There is a moment in the life of every serious soul, when things which were before unseen and unheard in the world around him become visible and audible. This startling moment comes to some sooner, to others later, but to all, who are not totally given up to the service of self, at some time surely. From that moment, a change passes over such an one, for more and more he hears mysterious voices, and clearer and more clear he sees apparitional forms floating up from the depths above which he kneels. Whence come they, what mean they? He leans over the abyss, and lo! the sounds to which he hearkens are the voices of human weeping and the forms at which he gazes are the apparitions of human woe; they beckon to him, and voices beseech him in multitudinous accent and heart-break, “come over, come down, oh! friend and brother, and help us.” Then he straightway puts away the thoughts and things of the past, and girding himself with the things and the thoughts of the divine OUGHT and the almighty MUST, he goes over and down to the rescue.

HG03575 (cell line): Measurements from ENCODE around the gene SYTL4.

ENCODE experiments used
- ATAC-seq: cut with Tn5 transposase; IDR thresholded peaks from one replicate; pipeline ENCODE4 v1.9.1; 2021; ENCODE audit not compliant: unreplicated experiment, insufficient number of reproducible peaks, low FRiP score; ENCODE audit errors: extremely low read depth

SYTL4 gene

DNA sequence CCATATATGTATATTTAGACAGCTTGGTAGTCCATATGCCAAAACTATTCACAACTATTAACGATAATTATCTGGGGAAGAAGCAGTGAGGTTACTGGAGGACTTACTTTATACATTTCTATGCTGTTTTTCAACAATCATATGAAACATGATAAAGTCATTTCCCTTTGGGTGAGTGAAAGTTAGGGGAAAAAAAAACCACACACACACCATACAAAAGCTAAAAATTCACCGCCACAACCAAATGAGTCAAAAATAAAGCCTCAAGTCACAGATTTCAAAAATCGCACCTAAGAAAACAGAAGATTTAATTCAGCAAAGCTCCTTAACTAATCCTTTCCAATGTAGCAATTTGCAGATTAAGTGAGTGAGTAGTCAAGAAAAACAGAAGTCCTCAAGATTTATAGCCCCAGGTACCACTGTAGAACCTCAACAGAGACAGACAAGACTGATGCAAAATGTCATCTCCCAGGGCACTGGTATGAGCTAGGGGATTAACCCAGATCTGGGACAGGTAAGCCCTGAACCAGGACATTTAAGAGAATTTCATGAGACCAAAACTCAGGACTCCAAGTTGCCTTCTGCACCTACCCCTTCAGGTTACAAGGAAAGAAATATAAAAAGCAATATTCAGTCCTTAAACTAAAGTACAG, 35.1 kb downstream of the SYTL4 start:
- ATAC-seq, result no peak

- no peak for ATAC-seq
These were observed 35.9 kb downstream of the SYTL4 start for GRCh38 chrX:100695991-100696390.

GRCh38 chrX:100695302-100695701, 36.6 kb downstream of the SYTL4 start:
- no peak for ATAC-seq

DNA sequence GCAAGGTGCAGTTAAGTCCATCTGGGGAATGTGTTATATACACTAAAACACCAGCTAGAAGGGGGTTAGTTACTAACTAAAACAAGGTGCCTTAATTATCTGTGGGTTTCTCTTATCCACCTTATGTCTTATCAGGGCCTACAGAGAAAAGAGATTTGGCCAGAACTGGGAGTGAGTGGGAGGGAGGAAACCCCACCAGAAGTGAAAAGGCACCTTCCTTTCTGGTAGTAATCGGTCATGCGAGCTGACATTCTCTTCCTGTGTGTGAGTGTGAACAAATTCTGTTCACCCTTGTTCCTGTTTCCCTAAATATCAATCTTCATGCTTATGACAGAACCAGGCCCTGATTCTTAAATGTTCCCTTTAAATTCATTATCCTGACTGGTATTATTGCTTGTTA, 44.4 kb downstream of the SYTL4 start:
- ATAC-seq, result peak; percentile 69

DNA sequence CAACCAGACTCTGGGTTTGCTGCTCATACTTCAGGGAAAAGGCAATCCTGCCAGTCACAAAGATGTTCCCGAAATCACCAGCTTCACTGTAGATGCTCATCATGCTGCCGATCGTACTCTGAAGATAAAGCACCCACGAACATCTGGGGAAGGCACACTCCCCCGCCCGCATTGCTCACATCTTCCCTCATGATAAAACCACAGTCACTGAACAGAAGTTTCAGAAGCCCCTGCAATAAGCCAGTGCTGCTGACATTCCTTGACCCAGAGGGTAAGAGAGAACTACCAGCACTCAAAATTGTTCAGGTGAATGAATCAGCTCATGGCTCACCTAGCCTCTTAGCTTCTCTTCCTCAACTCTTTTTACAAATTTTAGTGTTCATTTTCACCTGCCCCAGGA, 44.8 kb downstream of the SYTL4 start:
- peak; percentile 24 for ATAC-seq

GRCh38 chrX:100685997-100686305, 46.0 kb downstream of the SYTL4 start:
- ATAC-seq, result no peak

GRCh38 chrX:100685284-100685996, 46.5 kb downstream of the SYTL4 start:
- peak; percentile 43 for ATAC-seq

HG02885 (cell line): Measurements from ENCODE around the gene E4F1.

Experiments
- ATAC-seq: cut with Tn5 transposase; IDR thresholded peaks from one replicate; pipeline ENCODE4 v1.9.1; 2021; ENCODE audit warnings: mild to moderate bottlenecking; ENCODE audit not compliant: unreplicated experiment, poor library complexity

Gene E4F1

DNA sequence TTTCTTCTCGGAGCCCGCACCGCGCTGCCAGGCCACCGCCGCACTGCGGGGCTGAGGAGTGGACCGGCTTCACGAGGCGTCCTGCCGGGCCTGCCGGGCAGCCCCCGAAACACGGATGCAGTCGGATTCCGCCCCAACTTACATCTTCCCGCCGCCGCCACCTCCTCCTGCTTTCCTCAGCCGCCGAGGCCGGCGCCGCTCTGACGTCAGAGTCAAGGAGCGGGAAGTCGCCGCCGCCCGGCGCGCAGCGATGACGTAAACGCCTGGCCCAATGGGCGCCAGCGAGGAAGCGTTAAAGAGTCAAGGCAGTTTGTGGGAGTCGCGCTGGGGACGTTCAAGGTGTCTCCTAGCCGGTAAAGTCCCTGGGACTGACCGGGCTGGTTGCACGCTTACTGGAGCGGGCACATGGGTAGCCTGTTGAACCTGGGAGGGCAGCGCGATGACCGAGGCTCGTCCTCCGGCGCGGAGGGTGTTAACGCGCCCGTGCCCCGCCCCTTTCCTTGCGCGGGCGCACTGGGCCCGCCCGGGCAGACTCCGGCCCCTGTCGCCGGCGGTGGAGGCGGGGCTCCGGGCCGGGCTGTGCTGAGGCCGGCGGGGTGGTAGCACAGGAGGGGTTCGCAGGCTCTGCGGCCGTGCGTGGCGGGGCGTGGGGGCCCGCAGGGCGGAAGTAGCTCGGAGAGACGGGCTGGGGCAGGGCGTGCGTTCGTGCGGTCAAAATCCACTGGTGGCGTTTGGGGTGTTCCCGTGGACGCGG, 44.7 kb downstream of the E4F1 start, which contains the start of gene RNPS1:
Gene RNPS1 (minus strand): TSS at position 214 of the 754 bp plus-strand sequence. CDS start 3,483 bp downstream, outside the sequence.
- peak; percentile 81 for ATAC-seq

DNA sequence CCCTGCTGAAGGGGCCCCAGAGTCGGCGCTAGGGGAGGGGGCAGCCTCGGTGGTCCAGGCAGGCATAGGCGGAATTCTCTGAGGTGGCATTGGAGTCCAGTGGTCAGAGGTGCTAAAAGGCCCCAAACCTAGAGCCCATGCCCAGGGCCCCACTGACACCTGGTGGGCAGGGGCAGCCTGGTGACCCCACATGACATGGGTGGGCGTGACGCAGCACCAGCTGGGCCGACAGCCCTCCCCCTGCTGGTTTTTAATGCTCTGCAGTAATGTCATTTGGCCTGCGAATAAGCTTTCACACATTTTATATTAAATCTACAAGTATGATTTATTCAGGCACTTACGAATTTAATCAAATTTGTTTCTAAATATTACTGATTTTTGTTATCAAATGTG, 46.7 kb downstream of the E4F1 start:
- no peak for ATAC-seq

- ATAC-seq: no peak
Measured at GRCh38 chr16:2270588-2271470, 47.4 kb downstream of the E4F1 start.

Thus opens the second chapter of Archibald Henry Grimke’s 1891 biography of the abolitionist hero William Lloyd Garrison. Reprinted last year by Cambridge University Press in its Cambridge Library Series, Grimke’s first book is an expression of hero-worship that reveals as much about its author as its subject. Preparations for the history preconference of the Church of Light have led into research on the Grimke family, because Archibald’s wife Sarah Stanley Grimke was one of the crucial figures in our history. Abolitionism was intertwined with Spiritualism, and Archibald’s family had been involved with both reform movements. This passage gives a taste of the Spiritualist element in certain abolitionist rhetoric.)